Christianity does NOT preach/teach hate..

    Farrakhan Islam does..
  5. by   kmchugh
    I have difficulty calling Farrakhan "minister," truth be told. A minister is someone who leads a flock by example. A minister does not judge others by the color of their skin, be it black, white, or purple. A minister does not preach a ministry of hate, bigotry, sexism, or violence. In my mind, Farrakhan is no different than Fred Phelps, of Topeka, Kansas. Both preach hatred, bigotry, and racism, and wrap it up in a false religion to make it more palatable.

    Kevin McHugh
  6. by   LasVegasRN
    Granted, the Nation of Islam (NOI) leaves a bitter taste in a LOT of mouths, but, not to get on the subject of NOI itself, I'm hoping for opinions on his statement. Is the press and investigators being unfair in their probe into the NOI's involvement? Does the leader of NOI have a valid point?
  7. by   rebelwaclause
    Yeah...He has a point. Whenever someone commits a heinous crime here in America, the press/media doesn't automatically associate the perpetrator with a religion, as they have with the snipper.

    But I have to notice, the snipper killed several caucasians and one black guy. And I think the black guy was a mistake, because it was a botched up murder. It's not my intention to sound so "removed", the sniper killings where HORRIBLE, for lack of better words.
  8. by   LasVegasRN
    Originally posted by rebelwaclause
    Yeah...He has a point. Whenever someone commits a heinous crime here in America, the press/media doesn't automatically associate the perpetrator with a religion, as they have with the snipper.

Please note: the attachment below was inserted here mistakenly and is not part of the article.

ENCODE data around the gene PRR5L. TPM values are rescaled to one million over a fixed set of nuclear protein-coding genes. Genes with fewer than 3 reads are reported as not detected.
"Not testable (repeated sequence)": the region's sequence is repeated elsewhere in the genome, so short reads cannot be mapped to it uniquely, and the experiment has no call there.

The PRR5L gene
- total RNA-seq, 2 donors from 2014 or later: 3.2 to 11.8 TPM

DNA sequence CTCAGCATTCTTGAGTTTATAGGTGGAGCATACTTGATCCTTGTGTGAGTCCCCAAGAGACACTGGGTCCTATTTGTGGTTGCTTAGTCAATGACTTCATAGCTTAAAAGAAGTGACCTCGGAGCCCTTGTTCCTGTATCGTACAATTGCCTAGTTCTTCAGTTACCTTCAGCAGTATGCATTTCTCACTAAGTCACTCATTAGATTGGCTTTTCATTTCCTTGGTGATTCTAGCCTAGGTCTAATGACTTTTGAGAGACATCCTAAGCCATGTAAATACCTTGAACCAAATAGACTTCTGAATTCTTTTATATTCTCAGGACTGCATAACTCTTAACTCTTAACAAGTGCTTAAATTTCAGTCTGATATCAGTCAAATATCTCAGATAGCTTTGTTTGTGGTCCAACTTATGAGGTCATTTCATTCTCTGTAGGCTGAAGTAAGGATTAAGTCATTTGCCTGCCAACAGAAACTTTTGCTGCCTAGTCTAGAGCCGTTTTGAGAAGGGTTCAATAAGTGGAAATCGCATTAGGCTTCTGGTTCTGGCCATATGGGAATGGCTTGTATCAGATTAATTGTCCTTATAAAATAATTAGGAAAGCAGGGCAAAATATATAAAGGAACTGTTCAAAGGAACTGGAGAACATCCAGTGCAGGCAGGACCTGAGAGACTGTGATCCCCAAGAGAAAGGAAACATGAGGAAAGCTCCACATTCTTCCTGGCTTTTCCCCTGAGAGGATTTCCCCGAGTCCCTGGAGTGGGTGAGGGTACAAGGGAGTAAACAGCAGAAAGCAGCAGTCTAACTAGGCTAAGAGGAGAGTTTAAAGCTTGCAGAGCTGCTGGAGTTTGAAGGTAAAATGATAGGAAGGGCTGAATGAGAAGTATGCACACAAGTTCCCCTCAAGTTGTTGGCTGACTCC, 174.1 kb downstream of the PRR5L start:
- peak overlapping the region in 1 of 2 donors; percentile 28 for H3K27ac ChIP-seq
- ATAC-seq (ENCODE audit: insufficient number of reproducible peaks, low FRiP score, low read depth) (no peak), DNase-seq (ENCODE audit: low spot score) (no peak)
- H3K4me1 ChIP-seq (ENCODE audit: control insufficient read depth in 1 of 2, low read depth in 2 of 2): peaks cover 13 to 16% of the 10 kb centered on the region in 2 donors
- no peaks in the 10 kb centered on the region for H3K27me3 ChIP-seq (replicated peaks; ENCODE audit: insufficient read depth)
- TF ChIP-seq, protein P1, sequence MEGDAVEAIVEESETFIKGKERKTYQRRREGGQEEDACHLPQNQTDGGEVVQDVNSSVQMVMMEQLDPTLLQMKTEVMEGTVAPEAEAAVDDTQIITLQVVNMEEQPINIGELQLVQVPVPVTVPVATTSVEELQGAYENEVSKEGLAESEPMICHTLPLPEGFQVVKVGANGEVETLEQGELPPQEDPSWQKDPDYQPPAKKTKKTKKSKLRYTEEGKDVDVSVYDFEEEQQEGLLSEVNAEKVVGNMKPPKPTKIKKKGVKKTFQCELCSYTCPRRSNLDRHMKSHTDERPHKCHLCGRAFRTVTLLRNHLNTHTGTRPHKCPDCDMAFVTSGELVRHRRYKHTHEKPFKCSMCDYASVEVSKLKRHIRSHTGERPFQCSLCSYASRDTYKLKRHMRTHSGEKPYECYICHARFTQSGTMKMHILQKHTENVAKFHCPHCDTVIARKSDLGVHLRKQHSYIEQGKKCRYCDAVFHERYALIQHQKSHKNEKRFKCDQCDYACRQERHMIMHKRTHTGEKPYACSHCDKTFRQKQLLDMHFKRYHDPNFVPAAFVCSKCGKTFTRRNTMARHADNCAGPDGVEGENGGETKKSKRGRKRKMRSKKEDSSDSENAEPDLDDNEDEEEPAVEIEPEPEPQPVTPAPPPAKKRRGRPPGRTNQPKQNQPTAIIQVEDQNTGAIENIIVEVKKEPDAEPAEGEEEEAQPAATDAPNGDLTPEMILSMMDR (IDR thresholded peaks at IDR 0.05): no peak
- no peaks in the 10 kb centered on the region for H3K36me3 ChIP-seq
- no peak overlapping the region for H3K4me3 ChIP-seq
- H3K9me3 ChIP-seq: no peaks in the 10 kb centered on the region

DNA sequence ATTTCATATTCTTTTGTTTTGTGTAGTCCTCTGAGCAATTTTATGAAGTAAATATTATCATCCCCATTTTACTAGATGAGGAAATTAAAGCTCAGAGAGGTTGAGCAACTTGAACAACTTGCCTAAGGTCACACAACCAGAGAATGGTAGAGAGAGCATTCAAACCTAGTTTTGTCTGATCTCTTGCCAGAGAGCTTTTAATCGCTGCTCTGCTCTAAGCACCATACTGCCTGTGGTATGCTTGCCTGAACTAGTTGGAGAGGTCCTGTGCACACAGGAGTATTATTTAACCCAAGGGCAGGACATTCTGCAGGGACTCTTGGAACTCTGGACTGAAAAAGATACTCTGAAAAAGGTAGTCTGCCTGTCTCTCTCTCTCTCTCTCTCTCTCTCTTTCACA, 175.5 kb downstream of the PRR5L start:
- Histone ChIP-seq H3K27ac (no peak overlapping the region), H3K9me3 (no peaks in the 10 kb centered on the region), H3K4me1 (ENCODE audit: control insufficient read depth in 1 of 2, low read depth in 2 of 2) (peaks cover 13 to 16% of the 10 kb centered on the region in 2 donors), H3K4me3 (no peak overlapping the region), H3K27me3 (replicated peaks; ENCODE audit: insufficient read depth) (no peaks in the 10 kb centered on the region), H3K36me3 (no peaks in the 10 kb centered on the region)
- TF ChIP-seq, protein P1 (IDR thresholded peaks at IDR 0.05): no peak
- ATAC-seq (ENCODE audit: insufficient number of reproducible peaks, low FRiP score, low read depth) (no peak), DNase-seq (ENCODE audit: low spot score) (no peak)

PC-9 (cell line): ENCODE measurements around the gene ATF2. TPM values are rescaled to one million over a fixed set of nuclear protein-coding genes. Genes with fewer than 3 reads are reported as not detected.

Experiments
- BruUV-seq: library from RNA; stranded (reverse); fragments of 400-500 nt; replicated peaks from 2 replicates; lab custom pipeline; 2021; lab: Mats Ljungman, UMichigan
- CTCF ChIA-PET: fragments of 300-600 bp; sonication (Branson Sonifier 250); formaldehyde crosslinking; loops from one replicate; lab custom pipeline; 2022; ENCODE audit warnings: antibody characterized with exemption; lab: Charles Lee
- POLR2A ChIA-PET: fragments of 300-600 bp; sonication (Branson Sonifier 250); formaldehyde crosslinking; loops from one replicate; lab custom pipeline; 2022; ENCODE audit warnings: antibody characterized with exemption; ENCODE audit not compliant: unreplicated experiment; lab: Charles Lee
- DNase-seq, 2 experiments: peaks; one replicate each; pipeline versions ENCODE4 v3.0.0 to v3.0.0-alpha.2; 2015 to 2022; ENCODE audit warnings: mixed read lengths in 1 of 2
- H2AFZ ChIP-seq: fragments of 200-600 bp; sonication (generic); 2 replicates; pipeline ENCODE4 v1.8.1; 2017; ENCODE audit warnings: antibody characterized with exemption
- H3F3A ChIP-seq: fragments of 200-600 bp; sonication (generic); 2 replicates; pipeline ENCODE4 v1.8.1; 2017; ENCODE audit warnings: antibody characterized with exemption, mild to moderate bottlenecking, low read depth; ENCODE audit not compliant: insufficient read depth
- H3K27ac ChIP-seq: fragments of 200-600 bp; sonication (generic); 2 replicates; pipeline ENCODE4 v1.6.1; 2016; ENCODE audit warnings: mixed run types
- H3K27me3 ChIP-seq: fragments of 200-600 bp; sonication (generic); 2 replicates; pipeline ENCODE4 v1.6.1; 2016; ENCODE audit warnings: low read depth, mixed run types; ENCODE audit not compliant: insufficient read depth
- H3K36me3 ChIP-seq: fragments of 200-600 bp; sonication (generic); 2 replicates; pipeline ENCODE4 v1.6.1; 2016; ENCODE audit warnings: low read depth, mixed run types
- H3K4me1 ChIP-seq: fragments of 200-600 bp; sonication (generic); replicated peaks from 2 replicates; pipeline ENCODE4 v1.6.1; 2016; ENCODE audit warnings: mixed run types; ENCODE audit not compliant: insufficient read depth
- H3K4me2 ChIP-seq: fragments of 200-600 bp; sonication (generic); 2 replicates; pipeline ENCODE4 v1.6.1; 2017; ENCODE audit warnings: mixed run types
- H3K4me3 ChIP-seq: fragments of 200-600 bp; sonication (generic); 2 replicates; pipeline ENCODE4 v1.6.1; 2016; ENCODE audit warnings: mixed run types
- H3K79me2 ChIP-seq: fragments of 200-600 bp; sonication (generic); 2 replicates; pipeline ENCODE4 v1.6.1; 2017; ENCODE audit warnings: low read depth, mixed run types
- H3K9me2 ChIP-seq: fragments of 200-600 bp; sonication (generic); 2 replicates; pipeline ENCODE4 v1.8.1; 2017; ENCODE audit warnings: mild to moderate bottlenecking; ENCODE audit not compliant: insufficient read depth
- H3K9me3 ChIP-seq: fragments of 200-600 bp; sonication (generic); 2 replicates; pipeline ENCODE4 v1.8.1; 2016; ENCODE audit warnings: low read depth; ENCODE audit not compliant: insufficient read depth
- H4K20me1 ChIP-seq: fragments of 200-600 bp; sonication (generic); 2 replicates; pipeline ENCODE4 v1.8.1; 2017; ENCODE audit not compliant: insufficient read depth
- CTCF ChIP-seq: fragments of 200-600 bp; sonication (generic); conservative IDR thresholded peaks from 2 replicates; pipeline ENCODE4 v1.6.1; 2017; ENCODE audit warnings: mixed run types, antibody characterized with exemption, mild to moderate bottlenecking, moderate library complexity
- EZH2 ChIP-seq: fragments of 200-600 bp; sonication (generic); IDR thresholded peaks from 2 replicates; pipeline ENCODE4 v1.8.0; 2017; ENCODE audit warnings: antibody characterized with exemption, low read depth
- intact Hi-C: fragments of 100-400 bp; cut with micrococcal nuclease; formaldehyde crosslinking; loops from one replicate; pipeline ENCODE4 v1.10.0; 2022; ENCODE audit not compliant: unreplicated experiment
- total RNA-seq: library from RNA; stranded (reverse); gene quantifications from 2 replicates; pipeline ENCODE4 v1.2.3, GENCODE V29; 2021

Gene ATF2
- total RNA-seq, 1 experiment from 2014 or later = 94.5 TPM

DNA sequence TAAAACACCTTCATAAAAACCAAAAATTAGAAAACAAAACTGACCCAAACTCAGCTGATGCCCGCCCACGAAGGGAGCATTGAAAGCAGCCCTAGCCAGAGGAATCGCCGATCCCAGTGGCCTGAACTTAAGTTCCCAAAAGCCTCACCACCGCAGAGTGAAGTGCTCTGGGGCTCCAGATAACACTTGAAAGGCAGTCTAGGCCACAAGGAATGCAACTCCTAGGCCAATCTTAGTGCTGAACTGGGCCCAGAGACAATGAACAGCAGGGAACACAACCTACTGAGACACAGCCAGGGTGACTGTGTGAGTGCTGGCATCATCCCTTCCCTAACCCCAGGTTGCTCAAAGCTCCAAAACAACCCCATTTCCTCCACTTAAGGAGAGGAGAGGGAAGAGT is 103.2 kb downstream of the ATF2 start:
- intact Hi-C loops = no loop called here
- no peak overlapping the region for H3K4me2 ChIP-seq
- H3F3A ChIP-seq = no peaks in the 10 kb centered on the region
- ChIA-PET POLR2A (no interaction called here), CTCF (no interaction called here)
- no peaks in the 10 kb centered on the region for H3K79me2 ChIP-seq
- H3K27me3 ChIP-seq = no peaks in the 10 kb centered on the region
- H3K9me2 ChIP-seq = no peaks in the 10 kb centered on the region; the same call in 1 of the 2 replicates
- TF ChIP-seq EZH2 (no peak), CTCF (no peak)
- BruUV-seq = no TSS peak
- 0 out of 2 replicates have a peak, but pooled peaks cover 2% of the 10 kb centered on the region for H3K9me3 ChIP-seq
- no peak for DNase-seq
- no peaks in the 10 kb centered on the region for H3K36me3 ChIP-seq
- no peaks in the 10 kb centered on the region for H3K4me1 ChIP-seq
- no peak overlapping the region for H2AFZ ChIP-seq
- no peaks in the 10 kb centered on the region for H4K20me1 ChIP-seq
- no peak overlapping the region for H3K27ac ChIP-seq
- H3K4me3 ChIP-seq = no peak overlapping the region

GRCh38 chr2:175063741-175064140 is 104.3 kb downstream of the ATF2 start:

See, that's the thing. I'm trying to look past my distaste for the NOI and determine if he has a valid point or not.
  9. by   whipping girl in 07
    I would have to disagree with the person who said that Timothy McVeigh's religion was not brought up in regards to the OK City bombing. If I remember correctly, as soon as he was picked up, the talk about his being a fundamentalist Christian and member of a militia group started and continued until after his execution last year. He gave fundamentalist Christians and militias a really bad name, based on what the press has had to say about them. Being that I am originally from rural Arkansas, I can tell you that I know many fundamentalist Christians and militia members. You know, you've seen the expose's on 20/20 and Dateline about the survivalist groups who train in a military style and believe our government is corrupt and out to infringe upon their rights. They are ready to take up arms against our government. They see Waco and Ruby Ridge as being examples of our government infringing on citizens' rights to be left alone. I am inclined to agree. I know it's been very difficult for the militia members and fundamentalist Christians who mind their own business and do not incite violence to be lumped in with people like Timothy McVeigh, who killed hundreds of innocent people to make his point about his disagreement with our government and it's policies. I'm sure it's just as hurtful to the members of the Nation of Islam who've been lumped in with the likes of John Muhammed and Muslims who've been lumped in with Mohammed Atta and Osama bin Laden.